—Difficulty breathing or shortness of breath
—Persistent pain or pressure in the chest
—New confusion or inability to arouse
—Bluish lips or face
- CDC recommends taking the following steps to protect yourself:
—Clean your hands often
—Wash your hands often with soap and water for at least 20 seconds.
—You can also use a hand sanitizer that contains at least 60 percent alcohol.
—Avoid touching your eyes, nose, and mouth with unwashed hands.
—Avoid close contact with people who are sick.
—Be particularly careful if COVID-19 is spreading in your community.
While some people dispel vaccine as a solution, there has been a lot of interest in when we’ll be seeing a vaccine available at medical offices, similar to the flu shots our doctors and nurses have been recommending in recent years. However, it won’t be showing up anytime soon for the novel coronavirus.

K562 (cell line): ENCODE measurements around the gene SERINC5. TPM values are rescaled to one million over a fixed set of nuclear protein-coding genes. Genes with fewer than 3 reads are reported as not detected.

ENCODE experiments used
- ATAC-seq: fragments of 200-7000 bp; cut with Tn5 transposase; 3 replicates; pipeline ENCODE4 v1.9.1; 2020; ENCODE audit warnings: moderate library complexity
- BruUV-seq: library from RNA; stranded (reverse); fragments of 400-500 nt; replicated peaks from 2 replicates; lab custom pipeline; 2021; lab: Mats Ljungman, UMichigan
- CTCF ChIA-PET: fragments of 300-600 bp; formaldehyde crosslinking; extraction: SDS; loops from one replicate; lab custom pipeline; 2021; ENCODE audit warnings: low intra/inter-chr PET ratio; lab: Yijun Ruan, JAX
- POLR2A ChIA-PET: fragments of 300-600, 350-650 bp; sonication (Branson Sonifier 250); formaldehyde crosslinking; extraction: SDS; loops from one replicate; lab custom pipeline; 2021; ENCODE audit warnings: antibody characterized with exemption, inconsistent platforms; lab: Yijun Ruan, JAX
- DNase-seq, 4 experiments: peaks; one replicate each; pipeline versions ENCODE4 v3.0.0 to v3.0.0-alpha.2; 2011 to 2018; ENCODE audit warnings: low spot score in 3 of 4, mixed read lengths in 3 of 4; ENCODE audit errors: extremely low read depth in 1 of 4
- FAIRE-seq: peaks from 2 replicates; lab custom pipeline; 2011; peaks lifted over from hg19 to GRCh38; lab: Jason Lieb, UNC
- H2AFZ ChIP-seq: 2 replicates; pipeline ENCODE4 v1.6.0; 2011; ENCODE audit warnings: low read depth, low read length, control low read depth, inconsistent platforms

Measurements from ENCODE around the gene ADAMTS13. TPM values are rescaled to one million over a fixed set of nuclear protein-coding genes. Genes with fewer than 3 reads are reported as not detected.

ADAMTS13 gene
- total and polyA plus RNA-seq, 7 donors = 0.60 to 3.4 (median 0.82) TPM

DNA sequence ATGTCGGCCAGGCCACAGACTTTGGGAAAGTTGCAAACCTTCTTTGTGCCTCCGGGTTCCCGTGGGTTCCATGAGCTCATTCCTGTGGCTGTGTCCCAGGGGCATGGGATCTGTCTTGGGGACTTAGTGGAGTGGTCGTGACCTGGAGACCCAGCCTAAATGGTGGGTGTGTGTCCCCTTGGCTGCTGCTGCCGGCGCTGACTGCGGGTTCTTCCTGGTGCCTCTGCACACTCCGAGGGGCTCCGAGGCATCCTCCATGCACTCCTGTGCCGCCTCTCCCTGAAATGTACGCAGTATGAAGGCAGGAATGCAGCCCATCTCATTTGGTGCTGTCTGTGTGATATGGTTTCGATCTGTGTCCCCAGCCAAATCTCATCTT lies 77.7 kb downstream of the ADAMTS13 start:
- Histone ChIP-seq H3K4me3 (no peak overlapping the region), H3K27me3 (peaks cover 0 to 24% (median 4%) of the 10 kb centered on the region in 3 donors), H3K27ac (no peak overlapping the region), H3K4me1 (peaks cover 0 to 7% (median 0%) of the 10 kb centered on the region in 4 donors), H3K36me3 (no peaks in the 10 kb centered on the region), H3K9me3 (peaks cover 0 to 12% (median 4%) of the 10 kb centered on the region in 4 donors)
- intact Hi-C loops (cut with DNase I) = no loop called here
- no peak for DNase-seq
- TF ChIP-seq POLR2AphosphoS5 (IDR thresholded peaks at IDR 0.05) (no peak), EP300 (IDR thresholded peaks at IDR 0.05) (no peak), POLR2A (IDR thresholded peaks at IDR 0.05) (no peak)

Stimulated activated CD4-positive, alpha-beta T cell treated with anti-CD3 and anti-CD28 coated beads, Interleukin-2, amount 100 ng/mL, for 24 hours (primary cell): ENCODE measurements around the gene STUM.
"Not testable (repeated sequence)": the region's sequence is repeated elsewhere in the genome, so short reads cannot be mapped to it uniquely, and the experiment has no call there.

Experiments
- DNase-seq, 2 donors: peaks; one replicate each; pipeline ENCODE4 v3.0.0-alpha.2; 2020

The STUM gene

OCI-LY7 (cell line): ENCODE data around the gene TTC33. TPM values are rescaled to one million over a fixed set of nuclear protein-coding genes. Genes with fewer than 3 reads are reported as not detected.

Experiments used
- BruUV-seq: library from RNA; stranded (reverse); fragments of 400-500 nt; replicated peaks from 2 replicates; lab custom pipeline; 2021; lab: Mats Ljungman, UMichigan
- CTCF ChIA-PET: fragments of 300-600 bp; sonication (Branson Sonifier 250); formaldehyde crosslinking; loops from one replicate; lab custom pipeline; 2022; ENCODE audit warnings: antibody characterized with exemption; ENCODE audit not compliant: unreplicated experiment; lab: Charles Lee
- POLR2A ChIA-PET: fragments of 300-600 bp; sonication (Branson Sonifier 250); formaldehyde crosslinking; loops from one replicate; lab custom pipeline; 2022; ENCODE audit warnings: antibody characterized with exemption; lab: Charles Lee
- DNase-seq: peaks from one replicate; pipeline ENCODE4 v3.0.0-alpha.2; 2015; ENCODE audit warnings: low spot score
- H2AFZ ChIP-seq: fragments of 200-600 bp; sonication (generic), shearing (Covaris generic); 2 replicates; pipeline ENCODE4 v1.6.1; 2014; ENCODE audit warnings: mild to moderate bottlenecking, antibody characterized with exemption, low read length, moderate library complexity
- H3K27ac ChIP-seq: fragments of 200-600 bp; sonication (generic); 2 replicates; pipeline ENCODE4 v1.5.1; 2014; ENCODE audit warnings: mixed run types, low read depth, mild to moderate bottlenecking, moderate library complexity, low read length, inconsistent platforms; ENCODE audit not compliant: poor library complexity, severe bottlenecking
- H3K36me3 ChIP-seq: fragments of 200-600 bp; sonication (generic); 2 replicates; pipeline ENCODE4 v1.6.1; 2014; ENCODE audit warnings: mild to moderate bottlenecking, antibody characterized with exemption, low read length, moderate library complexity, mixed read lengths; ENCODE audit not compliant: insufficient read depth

“A vaccine that you make and start testing in a year is not a vaccine that’s deployable,” Anthony Fauci, director of the National Institute of Allergy and Infectious Diseases, said last week. The earliest it would be deployable, he said, is “in a year to a year and a half, no matter how fast you go.”